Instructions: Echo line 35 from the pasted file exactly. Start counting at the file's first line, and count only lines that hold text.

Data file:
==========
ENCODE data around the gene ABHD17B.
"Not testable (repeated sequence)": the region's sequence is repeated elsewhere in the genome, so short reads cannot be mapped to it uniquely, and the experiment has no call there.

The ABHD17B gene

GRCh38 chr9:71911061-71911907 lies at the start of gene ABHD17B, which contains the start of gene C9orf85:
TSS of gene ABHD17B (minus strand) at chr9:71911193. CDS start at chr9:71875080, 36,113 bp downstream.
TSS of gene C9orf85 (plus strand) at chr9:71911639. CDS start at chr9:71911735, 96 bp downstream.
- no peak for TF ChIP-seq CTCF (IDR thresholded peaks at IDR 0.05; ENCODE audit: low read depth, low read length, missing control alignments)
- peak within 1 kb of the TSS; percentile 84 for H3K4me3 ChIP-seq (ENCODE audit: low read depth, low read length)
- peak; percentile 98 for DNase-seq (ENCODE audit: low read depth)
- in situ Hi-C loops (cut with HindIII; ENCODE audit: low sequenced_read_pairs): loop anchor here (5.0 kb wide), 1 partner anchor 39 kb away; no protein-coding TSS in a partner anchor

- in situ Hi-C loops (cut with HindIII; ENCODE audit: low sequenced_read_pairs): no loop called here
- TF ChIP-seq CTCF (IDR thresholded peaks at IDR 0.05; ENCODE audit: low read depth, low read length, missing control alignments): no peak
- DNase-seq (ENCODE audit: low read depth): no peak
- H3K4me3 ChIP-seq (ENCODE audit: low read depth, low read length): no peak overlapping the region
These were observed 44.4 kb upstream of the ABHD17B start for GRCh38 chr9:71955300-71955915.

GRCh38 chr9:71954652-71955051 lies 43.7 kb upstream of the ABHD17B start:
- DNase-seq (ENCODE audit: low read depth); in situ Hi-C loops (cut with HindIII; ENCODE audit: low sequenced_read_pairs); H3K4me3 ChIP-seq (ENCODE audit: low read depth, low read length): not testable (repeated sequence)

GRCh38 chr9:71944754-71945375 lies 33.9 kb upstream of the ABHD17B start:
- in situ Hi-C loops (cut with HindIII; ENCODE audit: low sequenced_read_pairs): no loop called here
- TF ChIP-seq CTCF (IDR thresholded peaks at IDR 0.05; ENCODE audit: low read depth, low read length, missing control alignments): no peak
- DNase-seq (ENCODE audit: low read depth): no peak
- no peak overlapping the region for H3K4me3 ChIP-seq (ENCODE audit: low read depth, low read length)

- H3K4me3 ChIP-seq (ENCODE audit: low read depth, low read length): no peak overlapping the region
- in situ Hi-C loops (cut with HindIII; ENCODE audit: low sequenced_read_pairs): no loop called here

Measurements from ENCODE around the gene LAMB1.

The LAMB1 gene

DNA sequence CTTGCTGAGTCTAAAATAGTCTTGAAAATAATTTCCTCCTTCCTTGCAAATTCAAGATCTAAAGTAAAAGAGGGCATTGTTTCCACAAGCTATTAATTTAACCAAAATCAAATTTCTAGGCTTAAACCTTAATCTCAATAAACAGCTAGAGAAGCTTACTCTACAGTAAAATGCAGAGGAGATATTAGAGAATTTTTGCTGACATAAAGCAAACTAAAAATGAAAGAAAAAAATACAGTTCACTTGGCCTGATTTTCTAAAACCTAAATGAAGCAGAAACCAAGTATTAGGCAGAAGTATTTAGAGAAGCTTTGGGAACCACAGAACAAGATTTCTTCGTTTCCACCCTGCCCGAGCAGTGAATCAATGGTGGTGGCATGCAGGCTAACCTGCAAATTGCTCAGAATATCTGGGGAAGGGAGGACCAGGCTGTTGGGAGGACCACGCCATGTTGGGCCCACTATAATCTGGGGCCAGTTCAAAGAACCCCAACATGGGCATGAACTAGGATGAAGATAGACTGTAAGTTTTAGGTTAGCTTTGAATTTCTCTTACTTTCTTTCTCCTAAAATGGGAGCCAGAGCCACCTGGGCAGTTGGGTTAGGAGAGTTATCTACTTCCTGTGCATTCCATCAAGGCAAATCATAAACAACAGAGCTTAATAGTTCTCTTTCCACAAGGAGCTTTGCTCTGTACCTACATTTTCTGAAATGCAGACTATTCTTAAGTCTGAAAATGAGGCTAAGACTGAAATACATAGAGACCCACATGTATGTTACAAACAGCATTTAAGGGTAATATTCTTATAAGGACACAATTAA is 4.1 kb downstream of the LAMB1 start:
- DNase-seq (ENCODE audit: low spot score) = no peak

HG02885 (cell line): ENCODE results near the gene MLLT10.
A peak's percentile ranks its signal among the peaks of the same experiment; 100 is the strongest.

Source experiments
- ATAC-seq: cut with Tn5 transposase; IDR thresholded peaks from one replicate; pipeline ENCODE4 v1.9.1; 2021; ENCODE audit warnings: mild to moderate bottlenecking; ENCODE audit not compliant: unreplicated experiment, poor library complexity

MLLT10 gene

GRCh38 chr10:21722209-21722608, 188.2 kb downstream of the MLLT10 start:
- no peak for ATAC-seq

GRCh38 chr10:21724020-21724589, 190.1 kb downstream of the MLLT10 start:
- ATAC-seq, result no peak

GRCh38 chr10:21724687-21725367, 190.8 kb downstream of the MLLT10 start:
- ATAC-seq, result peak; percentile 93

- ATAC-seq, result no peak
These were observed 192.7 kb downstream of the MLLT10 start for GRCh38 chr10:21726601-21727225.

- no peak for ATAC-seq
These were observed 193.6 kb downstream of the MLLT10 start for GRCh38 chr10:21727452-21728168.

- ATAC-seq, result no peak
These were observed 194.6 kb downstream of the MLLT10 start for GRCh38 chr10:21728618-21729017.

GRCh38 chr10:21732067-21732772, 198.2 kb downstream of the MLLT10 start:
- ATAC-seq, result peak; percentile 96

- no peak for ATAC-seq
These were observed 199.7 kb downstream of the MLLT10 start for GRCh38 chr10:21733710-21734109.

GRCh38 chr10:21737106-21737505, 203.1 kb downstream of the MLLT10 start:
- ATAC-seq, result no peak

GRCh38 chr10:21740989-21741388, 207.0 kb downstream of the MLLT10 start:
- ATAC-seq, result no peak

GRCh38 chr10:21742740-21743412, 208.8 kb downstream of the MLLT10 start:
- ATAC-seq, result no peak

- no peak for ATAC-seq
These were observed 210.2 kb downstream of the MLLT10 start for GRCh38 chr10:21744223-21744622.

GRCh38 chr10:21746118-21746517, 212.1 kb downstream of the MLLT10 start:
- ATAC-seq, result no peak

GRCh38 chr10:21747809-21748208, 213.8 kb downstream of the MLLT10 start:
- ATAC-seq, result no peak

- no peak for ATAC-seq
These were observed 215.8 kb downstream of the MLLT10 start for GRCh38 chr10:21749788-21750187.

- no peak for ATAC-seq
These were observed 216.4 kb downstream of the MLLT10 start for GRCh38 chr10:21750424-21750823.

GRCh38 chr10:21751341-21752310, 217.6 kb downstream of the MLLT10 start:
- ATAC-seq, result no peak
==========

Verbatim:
- no peak for ATAC-seq